Images are a great way to reinforce that the page the user is on is relevant to their needs. The images you select should reinforce the relevancy you are hopefully relaying to people with your headline & page copy. Images are also good for breaking up content so that a web page does not overwhelm a user with the amount of text on it – nothing scares people off a landing page faster than paragraph upon paragraph of text with nothing breaking it up. All that being said, your image should be there to reinforce your message, not distract users from the actual content of your page. Avoid using too many images, or distracting large images that push relevant content below the fold (definition: not visible without scrolling) of your page.
5) Where’s your value prop?
Communicate your value proposition early on in your landing page’s content. Your value prop really should be above the fold, and a focal point on the page. Tell your visitors why they should want your product, service, or as the case may be, your content and why you’re the right company or person to get it from.
6) Give them a path forward.
Give them a clear-cut, above the fold, call to action that gets them moving in the direction of the next step. Show them that you have what they want, and then give them a way to get it.. This could be a “buy now” button, “get a quote” link, newsletter subscription form, or any other action that you want your user to take, as long as it relates back to why they’re on your page in the first place.
7) Give them the benefits, not the features.
Focus on the benefits of your product/service/content to your visitor – show your visitors how what you’re offering will benefit them, and put less focus on the hard features of the product. A person going into a hardware store looking for a 1/4″ drill bit does not want a 1/4″ drill bit, they want a 1/4″ hole. Your landing page copy should focus on giving the individual what they want, not the features of your product/service.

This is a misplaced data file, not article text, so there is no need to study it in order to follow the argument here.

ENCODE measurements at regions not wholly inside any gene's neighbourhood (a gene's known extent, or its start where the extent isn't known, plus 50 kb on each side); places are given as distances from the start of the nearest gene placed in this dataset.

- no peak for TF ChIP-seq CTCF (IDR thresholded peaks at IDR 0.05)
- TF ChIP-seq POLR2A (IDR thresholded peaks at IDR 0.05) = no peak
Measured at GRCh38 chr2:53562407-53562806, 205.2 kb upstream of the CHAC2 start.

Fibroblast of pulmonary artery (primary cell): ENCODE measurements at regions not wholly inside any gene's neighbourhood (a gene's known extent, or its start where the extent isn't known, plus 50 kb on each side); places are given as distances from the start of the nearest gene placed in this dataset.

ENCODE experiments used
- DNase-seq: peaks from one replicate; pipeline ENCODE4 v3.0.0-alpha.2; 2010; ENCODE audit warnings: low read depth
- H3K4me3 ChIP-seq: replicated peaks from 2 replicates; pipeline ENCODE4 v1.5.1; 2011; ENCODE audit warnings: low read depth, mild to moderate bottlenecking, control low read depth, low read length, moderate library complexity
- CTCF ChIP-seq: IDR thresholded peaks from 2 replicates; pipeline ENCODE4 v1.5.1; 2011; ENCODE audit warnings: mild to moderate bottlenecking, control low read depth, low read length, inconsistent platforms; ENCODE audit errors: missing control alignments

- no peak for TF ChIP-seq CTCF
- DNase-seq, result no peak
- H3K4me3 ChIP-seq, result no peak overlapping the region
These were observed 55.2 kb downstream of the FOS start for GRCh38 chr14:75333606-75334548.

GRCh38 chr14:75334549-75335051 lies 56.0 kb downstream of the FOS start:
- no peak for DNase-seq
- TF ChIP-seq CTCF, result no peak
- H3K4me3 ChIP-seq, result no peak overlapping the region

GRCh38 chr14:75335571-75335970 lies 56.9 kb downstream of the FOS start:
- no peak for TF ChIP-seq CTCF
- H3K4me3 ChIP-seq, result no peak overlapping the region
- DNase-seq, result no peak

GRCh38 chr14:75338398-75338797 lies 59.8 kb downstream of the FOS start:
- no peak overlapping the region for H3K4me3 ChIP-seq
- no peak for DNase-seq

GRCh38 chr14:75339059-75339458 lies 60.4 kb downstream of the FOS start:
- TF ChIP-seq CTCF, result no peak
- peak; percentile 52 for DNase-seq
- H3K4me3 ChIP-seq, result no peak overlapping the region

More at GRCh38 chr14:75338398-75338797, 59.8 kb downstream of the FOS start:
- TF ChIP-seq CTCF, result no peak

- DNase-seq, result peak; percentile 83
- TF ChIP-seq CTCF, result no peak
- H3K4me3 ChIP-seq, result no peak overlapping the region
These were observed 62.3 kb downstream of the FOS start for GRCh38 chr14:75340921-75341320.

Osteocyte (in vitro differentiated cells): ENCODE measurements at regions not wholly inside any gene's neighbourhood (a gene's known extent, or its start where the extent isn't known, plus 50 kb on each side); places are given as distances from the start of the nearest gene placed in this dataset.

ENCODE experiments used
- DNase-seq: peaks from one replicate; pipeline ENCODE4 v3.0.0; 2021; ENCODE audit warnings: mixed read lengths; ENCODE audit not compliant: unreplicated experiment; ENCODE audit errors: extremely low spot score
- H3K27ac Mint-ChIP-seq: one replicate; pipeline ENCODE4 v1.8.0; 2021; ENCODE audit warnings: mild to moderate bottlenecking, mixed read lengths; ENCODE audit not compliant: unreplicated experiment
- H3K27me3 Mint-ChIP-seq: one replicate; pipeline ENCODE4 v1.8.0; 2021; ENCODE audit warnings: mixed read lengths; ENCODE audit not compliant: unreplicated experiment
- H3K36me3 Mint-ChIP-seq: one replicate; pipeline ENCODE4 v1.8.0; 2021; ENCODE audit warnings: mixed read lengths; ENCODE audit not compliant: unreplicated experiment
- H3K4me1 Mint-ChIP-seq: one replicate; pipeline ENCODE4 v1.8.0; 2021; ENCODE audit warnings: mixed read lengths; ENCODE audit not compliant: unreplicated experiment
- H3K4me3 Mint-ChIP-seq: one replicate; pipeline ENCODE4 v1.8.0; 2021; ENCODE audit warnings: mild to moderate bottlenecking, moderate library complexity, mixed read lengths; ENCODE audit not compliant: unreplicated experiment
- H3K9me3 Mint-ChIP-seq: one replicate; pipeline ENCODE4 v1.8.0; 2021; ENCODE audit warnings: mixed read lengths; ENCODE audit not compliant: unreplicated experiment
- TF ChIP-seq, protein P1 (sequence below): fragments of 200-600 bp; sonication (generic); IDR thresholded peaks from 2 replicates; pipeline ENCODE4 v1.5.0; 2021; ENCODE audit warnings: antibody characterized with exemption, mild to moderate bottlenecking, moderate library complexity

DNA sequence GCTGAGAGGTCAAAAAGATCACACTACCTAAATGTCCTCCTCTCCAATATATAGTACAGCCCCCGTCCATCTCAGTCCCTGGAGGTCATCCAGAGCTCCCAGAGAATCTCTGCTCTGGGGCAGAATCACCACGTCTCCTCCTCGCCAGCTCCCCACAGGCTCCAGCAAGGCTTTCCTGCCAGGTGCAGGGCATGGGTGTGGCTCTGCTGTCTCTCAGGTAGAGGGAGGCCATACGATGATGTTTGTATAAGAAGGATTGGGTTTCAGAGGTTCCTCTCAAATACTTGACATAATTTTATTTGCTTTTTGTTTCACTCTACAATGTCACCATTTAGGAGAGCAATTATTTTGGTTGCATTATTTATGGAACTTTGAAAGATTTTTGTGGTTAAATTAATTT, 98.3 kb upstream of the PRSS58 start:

8) Don’t distract them from what they came for.
Once you’ve got someone on your landing page, one of the worst things you can do is distract them from what they came to find. Avoid pop-ups, advertisements for unrelated products/service, unnecessary navigation points, and multiple calls to action all distract users from their original goal, and in turn will also cause them to not complete the action that you consider your business goal.
9) Always be testing.
While you may come up with a great combination of headline, image, value-prop, and benefits that are converting well for you, there may be a way to squeeze more out of your landing page. That’s where A/B Testing comes into play. You should always be running test to realize performance improvements on your landing pages. Switching out various elements such as headlines, images, buttons, text, etc for new versions and comparing how they perform against the original version will help you constantly refine your site to maximize your site’s potential. There are a number of tools to help you run a/b tests on your site. Google Website Optimizer is a free tool that requires a little bit of code installation on your site. For those of you looking for a very simple way to run a/b tests, a newer tool called Optimizely offers the easiest & fastest interface for A/B testing that we’ve seen to date.